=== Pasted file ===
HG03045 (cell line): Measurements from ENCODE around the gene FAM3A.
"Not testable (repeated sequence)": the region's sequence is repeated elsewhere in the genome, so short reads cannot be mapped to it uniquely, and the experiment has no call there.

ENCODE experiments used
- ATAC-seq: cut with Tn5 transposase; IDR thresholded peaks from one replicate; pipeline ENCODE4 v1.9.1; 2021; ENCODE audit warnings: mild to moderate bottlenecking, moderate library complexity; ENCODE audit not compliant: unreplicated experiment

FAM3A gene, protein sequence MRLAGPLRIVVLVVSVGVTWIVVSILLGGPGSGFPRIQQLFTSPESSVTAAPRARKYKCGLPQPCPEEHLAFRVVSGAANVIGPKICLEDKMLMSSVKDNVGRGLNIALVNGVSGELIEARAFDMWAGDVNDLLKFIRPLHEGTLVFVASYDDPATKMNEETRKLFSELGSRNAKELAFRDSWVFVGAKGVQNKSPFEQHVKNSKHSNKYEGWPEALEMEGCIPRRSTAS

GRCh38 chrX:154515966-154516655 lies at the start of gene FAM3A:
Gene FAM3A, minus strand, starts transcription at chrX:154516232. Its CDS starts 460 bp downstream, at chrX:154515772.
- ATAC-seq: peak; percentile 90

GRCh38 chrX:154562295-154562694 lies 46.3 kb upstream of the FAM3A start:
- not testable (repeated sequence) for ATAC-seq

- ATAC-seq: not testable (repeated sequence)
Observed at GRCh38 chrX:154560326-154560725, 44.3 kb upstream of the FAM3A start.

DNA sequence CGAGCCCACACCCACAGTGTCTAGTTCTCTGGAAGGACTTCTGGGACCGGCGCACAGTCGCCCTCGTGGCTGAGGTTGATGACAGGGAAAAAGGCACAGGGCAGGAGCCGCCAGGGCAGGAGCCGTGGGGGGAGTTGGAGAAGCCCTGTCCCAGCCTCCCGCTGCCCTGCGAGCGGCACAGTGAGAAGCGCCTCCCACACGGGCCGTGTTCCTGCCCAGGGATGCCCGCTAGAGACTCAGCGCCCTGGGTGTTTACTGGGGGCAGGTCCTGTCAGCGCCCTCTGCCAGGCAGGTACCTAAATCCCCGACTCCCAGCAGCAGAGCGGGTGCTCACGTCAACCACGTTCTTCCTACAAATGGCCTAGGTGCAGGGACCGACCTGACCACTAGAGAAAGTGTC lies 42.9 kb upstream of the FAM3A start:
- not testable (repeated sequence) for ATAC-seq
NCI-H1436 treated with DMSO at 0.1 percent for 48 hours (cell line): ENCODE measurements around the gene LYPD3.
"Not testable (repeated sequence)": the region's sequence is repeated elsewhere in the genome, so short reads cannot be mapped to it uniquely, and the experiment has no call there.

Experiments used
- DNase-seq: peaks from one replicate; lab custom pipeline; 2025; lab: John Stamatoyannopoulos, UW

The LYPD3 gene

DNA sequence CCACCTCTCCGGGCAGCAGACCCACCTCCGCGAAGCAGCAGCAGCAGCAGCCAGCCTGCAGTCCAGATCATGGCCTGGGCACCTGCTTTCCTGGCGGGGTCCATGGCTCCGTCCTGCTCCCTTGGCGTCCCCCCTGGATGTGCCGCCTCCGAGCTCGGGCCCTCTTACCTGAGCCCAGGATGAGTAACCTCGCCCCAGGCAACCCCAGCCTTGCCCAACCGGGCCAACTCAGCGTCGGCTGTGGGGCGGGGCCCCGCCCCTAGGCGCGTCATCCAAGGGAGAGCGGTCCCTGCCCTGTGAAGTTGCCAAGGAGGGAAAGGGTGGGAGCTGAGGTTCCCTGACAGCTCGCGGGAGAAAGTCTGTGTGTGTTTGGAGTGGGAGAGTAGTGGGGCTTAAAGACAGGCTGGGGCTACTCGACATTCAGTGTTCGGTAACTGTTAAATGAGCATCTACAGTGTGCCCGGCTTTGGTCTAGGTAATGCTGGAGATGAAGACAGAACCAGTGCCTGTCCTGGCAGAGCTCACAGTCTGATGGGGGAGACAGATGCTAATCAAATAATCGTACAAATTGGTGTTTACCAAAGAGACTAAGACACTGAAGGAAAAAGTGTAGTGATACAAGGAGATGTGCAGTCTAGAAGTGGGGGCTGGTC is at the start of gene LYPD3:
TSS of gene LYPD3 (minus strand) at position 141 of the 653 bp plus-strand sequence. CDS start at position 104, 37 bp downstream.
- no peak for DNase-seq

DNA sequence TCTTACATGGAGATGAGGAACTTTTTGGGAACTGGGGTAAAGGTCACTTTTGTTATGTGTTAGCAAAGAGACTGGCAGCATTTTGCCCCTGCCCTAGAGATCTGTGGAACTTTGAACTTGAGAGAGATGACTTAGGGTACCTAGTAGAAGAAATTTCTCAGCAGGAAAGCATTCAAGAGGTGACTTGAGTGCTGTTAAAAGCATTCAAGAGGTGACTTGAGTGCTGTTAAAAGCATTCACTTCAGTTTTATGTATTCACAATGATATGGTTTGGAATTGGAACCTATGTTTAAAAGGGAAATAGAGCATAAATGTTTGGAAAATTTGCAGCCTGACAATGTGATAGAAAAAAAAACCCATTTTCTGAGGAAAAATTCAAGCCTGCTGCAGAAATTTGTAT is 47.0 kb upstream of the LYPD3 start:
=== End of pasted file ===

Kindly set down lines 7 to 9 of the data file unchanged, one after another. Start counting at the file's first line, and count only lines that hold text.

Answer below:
Gene FAM3A, minus strand, starts transcription at chrX:154516232. Its CDS starts 460 bp downstream, at chrX:154515772.
- ATAC-seq: peak; percentile 90

GRCh38 chrX:154562295-154562694 lies 46.3 kb upstream of the FAM3A start: